TrThe merry-go-round at last ran down. A beloved wooden carousel that had thrilled the young at heart since 1910 in Cleveland and the coast of Maine was heading for the auction block. There were approximately 4,000 wooden carousels made in this country between 1885 and 1930 when the Great Depression decimated the industry - today fewer than 150 survive in working order. Fire and fading interest have claimed the rest. Barring a miracle, another collection of faded horses and gilded chariots seemed destined to a similar fate, slated to be broken up and sold to the highest bidder.
She was the nineteenth carousel manufactured by the Philadelphia Tobaggon Company, makers of wooden roller coasters and merry-go-rounds since 1904 whose creations are regarded as masterworks of American folk art. PTC #19 originally had 58 horses and two chariots, a deluxe four abreast ride with rows of jumpers and prancers in lavish baroque style. Some of the finest German immigrant carvers worked on the carousel, producing works like this elegant jumper from PTC #14, a 1907 creation that last operated in Mossic, PA at Ghosttown in the Glen.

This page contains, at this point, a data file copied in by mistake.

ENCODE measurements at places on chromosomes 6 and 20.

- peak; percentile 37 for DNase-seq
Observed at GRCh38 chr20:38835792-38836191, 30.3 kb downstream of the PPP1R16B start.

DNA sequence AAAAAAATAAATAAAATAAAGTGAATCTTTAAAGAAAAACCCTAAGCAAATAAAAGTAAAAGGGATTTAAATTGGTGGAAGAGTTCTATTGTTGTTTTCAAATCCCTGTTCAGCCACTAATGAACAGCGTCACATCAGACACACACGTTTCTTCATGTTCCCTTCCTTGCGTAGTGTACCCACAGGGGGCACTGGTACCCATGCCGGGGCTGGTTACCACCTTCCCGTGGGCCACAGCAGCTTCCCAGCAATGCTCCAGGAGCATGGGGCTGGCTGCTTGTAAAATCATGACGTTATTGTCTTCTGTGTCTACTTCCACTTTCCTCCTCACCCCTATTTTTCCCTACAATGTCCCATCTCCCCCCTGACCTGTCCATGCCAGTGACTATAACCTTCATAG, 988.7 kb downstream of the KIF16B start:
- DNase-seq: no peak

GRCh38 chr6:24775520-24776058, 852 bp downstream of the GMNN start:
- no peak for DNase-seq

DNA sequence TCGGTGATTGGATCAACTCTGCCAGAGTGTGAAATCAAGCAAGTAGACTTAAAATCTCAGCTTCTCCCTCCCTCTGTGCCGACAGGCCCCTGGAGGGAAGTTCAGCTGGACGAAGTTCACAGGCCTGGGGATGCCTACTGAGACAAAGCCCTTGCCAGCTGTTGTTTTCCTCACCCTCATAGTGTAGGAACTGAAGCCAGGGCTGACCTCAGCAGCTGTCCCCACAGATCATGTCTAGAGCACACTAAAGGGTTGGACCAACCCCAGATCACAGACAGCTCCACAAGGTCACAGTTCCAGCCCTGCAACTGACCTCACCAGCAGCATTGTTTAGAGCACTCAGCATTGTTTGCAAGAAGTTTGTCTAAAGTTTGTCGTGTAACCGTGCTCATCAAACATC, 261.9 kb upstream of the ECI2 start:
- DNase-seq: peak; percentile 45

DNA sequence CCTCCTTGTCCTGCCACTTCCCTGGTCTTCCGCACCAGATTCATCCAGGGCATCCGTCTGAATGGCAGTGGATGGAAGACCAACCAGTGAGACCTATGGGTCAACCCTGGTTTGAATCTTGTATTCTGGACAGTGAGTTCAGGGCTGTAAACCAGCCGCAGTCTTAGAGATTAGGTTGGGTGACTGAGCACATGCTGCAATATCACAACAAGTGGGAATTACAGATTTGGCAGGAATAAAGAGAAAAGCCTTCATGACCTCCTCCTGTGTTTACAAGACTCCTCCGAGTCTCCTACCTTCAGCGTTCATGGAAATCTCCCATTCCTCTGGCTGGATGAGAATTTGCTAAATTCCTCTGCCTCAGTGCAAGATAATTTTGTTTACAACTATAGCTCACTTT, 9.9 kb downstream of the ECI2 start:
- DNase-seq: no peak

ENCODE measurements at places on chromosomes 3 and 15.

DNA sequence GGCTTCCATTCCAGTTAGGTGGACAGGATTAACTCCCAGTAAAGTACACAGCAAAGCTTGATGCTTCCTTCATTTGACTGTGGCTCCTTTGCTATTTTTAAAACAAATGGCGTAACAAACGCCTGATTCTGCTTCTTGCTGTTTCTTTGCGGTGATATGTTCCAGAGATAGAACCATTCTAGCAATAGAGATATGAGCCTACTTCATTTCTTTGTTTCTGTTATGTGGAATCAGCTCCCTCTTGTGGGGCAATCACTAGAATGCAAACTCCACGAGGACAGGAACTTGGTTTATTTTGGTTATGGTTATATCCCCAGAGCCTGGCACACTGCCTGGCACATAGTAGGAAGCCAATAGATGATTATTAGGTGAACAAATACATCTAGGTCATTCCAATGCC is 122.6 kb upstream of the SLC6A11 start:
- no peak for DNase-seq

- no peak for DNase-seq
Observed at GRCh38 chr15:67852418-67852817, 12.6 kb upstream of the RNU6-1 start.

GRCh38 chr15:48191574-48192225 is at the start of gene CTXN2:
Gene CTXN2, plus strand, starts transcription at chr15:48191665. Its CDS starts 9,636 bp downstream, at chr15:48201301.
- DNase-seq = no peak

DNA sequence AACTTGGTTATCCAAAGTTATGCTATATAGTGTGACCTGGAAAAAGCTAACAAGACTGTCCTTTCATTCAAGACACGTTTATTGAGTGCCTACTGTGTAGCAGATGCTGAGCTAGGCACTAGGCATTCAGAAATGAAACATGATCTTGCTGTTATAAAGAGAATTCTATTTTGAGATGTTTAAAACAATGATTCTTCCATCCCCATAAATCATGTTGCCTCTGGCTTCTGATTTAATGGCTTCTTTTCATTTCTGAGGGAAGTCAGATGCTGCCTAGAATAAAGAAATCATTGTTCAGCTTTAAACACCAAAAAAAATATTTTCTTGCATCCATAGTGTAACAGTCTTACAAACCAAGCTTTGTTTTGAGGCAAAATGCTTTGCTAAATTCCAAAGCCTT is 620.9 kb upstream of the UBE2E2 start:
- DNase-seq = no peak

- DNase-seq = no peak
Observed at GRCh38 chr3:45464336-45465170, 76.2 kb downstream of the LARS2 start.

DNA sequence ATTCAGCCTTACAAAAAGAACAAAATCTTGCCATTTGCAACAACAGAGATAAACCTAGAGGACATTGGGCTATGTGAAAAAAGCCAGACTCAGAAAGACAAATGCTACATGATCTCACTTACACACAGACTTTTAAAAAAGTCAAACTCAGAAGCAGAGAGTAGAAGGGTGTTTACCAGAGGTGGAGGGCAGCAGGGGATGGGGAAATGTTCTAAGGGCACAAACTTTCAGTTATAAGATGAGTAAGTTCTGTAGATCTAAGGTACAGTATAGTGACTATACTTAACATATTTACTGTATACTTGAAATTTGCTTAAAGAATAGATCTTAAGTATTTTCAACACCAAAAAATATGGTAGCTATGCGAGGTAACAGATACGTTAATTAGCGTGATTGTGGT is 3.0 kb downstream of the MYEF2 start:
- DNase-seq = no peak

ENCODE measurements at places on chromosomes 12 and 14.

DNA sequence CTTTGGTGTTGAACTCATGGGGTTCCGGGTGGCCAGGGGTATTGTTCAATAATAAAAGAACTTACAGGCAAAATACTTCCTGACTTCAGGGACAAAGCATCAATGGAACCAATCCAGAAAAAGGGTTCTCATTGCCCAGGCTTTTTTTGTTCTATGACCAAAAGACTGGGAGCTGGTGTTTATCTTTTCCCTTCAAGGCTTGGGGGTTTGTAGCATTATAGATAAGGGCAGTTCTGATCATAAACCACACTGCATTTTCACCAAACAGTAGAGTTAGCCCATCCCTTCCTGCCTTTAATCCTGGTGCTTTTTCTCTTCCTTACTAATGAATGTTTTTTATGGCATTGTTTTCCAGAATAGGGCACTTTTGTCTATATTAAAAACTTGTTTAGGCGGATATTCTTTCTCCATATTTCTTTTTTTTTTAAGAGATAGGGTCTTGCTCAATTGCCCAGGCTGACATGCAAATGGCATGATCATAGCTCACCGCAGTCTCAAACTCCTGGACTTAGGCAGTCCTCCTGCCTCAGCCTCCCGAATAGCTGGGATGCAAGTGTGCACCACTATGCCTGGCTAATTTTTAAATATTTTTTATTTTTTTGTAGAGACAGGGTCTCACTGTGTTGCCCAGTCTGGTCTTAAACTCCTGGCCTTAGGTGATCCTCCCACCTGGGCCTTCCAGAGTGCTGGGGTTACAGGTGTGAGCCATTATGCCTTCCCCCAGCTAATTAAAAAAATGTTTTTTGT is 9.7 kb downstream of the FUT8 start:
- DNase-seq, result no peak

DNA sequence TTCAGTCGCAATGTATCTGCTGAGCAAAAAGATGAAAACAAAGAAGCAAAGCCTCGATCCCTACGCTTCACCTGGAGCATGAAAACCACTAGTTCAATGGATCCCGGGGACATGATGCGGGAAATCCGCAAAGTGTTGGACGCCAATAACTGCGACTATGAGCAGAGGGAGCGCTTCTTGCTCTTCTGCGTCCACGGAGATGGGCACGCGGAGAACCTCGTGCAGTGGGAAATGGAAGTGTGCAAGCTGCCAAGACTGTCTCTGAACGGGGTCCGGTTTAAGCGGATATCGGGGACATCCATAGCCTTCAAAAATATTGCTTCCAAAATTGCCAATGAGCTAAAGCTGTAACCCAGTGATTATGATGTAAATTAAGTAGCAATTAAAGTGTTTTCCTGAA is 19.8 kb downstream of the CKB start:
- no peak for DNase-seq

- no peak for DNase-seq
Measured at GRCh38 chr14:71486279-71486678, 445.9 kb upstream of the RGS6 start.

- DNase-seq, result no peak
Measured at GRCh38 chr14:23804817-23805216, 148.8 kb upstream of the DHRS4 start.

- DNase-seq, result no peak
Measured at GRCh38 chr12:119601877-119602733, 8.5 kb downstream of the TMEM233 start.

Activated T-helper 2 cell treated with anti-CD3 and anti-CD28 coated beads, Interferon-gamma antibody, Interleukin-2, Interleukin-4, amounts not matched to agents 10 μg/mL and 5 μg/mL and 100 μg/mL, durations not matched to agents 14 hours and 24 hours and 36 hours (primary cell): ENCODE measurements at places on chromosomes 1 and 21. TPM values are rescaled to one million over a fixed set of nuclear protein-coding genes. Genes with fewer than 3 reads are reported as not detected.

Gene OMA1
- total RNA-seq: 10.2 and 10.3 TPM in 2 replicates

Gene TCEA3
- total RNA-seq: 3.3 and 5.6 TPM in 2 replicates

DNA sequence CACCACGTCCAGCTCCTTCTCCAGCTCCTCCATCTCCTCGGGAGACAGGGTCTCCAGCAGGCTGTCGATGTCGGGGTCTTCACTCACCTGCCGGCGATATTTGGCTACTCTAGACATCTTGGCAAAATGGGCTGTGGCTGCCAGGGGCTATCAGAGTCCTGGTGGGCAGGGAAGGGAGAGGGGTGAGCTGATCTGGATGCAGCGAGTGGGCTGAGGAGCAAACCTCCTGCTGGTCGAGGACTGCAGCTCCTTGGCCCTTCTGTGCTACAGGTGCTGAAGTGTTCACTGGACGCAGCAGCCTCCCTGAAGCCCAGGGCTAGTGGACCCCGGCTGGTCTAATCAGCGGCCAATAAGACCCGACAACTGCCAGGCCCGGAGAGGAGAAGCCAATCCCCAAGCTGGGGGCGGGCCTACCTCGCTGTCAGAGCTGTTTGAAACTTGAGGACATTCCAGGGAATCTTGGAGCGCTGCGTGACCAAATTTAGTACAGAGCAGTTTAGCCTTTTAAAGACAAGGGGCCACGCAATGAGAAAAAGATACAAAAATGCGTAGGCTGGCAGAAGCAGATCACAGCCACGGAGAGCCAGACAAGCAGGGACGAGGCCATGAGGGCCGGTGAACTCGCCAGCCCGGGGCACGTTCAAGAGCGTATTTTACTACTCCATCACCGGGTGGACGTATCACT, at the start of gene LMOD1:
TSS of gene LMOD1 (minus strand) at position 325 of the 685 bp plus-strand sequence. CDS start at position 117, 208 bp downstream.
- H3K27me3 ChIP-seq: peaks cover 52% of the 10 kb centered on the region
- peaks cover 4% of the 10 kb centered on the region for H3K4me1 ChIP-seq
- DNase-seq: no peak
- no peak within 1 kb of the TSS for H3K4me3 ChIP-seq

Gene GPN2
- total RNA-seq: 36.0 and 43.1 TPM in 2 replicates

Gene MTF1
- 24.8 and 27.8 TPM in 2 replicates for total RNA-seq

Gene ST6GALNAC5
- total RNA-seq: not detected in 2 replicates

"The scale featured 8 bass notes, 21 trumpet notes, 18 melody notes, and a separate piccolo section. The rolls were orchestrated to operate bell ringers, a director, as well as orchestra bells. North Tonawanda, Artizan, Wurlitzer, and B.A.B. all made rolls for this scale...The rolls featured great arrangements of concert waltzes like Wedding of the Winds, Skater's Waltz, and great marches like Entry of the Gladiators, National Emblem March, World Progress March, as well as many popular hits of the 1920's such as Melancholy Baby, When It's Springtime in the Rockies, No No Nora, Five Foot Two, Baby Face, Shakin' the Blues Away, On the Sunny Side of the Street, Brown Eyes Why are you Blue?, Stein Song, Way Down Yonder in New Orleans, and many more!"